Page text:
Check out this article that summarizes a (very long) paper published in Social Psychology Quarterly designed to test the hypothesis that liberals are smarter then conservatives.
Oh wait. That isn't the hypothesis. The hypothesis as described by the author himself, is:
the Savanna-IQ Interaction Hypothesis (hereafter “The Hypothesis” in this blog) suggests that less intelligent individuals have greater difficulty than more intelligent people with comprehending and dealing with evolutionarily novel entities and situations that did not exist in the ancestral environment. "Apparently since liberals are supposedly more willing to give money to support other humans* to whom they are not related, then liberals are more evolutionarily advanced and also more intelligent. (I wonder what Darwin would say about this?)
Unfortunately, the actual hypothesis has been lost in all the media hype, which I can only assume was intended. Who doesn't expect a lot of attention when publishing a paper explaining "Why liberals and atheists are more intelligent"?
I will confess that I have not read the original research article. I am not a psychologist and I am not familiar with the theories and data presented within the paper. However, a person doesn't have to know much about anything to see a bar graph like this one and not get a little bit concerned. I have done enough of my own research and tried to crunch my own data to know that things rarely, if ever, look this neat.
So a little searching led to this article, in which the methods used by the original author are examined and found to be seriously lacking.
As much as this whole topic gets my blood boiling, the idea that someone thinks they can prove that liberals or conservatives are really genetically or intellectually superior is not what upsets me the most. The most glaring issue is that the bar graph which seems to so convincingly support the apparent (if not actual) hypothesis is completely made up! The bar graph shows Mean adolescent intelligence (IQ) versus Adult Political Ideology, but the author never actually measured IQ!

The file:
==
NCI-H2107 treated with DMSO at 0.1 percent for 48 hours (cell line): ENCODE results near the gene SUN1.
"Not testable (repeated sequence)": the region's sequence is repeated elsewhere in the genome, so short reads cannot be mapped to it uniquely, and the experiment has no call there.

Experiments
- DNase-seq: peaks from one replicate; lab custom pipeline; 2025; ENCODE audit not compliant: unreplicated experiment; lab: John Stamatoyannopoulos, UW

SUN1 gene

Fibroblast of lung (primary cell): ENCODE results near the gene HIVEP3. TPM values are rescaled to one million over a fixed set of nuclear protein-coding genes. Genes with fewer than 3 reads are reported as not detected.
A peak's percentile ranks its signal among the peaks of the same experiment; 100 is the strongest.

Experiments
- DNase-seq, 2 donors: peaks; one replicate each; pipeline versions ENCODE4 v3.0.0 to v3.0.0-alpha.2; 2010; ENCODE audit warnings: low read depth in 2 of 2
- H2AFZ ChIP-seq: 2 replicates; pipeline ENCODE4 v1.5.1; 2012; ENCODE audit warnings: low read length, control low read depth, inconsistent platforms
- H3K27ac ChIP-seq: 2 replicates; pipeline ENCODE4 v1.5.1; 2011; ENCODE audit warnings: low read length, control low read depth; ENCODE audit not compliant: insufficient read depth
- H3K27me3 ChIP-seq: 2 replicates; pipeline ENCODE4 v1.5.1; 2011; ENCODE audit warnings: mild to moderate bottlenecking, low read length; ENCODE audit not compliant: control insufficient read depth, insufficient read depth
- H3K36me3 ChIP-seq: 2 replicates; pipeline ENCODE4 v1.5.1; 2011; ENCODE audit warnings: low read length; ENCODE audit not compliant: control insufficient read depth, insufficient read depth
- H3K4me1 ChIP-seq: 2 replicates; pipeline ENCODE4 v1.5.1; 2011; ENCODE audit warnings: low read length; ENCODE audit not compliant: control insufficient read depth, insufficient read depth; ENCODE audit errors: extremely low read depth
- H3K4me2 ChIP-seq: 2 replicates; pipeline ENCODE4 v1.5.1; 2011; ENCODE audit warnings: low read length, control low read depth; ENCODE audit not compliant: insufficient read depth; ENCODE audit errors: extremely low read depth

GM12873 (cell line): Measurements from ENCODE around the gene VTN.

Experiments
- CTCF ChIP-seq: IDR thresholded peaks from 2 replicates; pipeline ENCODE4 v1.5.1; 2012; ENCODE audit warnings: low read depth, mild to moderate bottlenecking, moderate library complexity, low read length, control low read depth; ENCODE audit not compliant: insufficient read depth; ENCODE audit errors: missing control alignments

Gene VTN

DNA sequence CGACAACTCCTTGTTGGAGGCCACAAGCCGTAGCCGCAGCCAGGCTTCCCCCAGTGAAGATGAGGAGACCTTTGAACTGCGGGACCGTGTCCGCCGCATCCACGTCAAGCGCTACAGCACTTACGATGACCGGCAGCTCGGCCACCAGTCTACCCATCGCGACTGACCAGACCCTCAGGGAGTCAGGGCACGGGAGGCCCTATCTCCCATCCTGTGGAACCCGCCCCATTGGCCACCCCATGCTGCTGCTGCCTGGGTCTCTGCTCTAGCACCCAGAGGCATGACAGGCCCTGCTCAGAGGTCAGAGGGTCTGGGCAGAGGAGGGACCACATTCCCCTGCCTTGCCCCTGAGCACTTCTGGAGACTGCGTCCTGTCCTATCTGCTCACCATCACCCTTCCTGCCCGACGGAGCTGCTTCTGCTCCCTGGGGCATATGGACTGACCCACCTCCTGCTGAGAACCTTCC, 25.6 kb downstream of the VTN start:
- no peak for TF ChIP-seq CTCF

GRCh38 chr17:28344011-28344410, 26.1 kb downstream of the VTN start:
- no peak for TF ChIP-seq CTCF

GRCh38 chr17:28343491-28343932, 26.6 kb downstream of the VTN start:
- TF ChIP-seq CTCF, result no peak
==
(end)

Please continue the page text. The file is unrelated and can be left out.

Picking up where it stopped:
If any of my students ever tried to present their data by claiming it represented some value that it didn't represent, I would give them an F or make them rewrite it. This highlights in the best possible way the importance of presenting your data clearly and being completely transparent about the methods. No matter how much you believe your own hypothesis, you have to represent the data with as little 'spin' as possible. Yes, I know, we all try to make the data support our hypothesis. Of course we do. But we all know that we all do it, and that is why as a graduate student we spend so much time learning how to read other research papers, examining the data and drawing our own conclusions.
|Figure 1: Here is a graph representing data I wish were true. Nom nom nom, I'll go buy stock in Reese's!|
*and that isn't even true, either. Although I'm sure the data in this study is also flawed in some way. Which just proves the point, which is, you cannot take these things too seriously!
PS: If you would like to look at some completely fabricated data, and also get a very good laugh, check out the pie charts presented here.